Level crossing misuse increased in the UK last year, as pedestrians and motorists continued put their lives at risk, figures have revealed.
According to Network Rail (NR), 3,446 incidents of level crossing misuse were recorded across Britain's national railway network in 2010 - compared to 3,244 in the previous year.
A total of 161 near-misses between trains and road vehicles were registered by NR last year, compared to 140 in 2009 - a 15% jump.
The rail operator further added there were 297 cases of near-misses between pedestrians and trains last year.
Robin Gisby, NR's director of operations and customer services, said: "Too many motorists continue to break the law by jumping the lights or swerving around barriers at level crossings. Hundreds of pedestrians are also risking their lives just trying to save a few seconds - it's just not worth it.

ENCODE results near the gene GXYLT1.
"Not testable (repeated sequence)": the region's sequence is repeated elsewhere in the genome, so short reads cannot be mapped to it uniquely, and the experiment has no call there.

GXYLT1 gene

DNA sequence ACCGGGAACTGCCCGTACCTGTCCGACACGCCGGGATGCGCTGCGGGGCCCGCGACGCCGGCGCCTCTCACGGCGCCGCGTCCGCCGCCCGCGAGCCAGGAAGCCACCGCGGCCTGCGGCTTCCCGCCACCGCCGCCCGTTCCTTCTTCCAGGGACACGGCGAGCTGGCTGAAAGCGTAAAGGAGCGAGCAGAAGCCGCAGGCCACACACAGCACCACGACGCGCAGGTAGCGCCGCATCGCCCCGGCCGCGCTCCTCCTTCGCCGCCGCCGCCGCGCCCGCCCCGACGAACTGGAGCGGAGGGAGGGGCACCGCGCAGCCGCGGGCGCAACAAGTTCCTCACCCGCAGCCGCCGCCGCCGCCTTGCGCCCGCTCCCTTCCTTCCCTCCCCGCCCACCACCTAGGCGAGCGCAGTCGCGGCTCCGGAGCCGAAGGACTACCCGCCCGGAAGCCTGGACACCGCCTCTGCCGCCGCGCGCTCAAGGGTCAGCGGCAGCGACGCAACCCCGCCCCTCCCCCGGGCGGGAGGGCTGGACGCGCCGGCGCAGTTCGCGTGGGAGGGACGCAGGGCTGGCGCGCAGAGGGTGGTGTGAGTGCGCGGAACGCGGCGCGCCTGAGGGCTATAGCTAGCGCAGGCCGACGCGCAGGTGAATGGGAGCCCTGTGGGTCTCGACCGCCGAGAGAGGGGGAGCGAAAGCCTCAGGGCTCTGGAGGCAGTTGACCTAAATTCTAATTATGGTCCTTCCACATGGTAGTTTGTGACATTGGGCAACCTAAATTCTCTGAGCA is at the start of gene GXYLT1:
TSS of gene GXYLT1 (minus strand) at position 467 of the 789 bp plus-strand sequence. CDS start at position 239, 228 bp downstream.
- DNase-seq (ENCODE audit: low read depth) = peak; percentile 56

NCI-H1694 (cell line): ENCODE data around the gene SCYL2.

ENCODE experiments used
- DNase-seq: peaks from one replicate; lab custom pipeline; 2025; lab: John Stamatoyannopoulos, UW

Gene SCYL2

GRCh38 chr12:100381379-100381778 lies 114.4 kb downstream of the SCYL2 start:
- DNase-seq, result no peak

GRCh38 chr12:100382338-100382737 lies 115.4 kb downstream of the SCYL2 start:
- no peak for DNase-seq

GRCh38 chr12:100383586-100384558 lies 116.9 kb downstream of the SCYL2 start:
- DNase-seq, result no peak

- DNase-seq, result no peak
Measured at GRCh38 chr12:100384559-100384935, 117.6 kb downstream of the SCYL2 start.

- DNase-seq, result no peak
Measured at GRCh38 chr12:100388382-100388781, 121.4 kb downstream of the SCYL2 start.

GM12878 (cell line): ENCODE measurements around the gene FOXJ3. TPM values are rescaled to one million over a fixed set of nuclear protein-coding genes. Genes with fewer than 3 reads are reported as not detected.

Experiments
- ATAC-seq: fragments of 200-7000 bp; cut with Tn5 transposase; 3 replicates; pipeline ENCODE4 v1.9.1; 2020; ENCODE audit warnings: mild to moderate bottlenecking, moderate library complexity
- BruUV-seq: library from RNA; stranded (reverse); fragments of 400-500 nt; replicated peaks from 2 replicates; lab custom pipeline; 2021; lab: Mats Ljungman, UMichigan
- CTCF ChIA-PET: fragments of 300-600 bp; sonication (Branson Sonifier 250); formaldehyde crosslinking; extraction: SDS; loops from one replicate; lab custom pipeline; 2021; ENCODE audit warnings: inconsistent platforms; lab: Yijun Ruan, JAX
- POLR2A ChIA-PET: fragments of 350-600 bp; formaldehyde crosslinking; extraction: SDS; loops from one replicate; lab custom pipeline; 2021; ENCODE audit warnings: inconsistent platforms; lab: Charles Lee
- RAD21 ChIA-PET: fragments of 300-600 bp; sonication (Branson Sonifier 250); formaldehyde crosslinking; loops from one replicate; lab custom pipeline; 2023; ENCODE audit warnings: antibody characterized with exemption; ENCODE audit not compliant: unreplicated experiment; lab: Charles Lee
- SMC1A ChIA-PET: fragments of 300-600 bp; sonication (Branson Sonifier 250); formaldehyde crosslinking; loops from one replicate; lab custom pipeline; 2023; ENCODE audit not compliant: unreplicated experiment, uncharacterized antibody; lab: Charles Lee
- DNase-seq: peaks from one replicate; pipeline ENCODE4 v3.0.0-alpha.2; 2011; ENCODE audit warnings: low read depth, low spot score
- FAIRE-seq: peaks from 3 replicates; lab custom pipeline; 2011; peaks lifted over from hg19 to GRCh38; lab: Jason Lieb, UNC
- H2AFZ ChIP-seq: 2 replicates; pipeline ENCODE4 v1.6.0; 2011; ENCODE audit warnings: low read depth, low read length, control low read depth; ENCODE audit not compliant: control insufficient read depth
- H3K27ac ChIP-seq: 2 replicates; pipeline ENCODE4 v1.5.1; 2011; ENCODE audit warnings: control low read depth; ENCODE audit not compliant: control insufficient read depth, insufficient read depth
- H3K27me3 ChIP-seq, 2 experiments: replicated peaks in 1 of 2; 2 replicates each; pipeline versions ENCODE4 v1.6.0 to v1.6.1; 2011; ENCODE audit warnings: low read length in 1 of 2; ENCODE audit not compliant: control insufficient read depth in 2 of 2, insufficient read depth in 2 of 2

"While deaths and injuries are thankfully few, these actions by those who are either impatient or ignorant of the law cause great cost, delay and disruption to both rail and road passengers across Britain."
NR reported 768 incidents where pedestrians tried crossing when a train was about to arrive, while 748 road vehicles were reported to do the same.
A minor accident could result in a car insurance claim, but a serious one would have far more serious consequences.
But NR said the number of accidents involving road vehicles and trains dropped from 14 in 2009 to seven last year, and deaths at level crossings went down from 13 to four.
NR has funded a purpose-built marked police van to be fitted with nine cameras, each of which can use number plate recognition technology to help deter motorists from breaking the law.
© Press Association 2011